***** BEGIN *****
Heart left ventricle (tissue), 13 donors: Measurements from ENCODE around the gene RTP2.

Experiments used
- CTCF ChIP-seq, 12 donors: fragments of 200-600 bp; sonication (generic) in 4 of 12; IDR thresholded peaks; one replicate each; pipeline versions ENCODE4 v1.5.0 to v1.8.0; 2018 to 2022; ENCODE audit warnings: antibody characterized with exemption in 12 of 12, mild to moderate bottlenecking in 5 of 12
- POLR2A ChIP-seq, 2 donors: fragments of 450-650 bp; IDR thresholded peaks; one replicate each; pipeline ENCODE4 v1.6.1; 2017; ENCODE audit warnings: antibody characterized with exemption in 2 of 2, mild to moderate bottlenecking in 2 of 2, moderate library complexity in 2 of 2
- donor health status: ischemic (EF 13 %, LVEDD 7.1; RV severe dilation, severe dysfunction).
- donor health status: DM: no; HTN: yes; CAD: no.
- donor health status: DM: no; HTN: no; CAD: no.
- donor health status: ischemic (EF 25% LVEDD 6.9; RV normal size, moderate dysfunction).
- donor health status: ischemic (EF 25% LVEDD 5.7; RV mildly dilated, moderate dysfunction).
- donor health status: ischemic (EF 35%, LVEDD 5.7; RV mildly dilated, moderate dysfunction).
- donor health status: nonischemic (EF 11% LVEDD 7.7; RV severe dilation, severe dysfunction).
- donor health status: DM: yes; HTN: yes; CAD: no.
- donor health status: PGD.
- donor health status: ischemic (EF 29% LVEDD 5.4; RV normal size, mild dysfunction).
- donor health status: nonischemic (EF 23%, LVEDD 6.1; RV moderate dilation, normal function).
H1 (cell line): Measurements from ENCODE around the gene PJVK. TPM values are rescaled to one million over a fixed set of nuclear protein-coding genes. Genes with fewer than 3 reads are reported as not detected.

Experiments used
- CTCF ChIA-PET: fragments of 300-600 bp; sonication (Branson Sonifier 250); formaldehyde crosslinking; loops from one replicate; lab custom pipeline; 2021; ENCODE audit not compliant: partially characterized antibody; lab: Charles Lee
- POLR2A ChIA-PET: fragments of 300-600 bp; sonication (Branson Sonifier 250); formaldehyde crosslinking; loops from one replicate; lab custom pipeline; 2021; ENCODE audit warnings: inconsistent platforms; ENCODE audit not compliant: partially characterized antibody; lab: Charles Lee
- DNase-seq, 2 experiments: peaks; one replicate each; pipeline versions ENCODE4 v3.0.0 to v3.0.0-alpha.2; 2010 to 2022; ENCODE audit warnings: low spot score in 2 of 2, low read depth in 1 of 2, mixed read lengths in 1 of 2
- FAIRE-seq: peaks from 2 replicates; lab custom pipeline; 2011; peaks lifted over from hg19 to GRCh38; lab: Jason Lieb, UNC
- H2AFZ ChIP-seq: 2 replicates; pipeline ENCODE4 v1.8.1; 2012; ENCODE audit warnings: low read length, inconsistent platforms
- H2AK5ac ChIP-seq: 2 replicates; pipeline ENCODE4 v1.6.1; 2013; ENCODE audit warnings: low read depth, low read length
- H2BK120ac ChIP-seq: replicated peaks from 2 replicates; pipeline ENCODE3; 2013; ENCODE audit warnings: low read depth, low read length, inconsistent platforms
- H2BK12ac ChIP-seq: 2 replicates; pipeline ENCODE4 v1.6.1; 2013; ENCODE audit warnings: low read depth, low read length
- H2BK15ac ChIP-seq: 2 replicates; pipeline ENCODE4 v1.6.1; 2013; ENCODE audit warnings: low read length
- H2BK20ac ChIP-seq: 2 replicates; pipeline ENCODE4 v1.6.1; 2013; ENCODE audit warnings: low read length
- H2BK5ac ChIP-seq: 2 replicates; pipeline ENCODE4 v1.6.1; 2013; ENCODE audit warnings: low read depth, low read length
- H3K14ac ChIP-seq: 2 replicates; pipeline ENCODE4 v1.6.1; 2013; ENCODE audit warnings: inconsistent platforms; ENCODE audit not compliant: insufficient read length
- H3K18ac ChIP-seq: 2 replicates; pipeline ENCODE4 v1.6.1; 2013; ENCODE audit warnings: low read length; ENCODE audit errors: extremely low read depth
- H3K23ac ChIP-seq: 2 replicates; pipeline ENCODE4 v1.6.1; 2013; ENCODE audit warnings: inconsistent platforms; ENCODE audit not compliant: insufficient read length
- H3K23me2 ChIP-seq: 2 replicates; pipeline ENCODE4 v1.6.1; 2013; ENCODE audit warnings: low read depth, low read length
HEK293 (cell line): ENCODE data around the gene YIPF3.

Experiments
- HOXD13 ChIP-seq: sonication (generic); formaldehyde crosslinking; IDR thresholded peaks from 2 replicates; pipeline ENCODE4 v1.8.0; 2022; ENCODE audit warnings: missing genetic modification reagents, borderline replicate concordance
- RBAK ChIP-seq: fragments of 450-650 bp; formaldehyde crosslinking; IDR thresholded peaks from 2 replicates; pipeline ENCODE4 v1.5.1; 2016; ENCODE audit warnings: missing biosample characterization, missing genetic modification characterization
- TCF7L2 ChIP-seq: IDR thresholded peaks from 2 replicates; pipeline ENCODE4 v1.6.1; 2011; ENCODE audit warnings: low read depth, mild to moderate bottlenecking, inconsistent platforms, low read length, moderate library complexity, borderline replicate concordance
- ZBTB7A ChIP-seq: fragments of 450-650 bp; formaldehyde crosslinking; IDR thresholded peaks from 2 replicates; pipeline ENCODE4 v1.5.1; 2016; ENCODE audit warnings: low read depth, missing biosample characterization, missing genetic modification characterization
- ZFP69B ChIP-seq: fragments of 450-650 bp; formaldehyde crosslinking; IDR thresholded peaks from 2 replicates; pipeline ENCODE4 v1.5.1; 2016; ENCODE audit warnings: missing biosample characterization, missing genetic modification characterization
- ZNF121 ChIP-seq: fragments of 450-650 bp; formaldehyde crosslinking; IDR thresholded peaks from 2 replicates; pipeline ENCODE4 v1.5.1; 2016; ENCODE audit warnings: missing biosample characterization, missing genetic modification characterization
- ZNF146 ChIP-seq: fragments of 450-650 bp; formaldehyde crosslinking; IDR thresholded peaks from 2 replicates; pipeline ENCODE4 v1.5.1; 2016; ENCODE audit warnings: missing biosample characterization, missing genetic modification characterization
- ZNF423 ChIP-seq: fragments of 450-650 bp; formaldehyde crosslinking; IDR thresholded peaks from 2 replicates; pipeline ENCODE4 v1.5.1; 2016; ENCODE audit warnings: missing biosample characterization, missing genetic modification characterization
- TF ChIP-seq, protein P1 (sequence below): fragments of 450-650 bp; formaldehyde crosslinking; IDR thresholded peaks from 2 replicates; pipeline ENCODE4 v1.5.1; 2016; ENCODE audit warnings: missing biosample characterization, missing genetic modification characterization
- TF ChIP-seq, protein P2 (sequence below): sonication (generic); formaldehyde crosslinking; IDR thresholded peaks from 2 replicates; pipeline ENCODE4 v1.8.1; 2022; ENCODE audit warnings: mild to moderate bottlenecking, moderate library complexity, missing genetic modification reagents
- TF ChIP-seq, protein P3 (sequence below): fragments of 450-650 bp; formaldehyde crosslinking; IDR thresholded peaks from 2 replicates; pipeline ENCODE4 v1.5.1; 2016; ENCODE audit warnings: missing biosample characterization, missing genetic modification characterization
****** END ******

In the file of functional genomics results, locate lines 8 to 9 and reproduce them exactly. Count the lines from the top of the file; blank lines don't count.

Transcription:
- donor health status: ischemic (EF 25% LVEDD 6.9; RV normal size, moderate dysfunction).
- donor health status: ischemic (EF 25% LVEDD 5.7; RV mildly dilated, moderate dysfunction).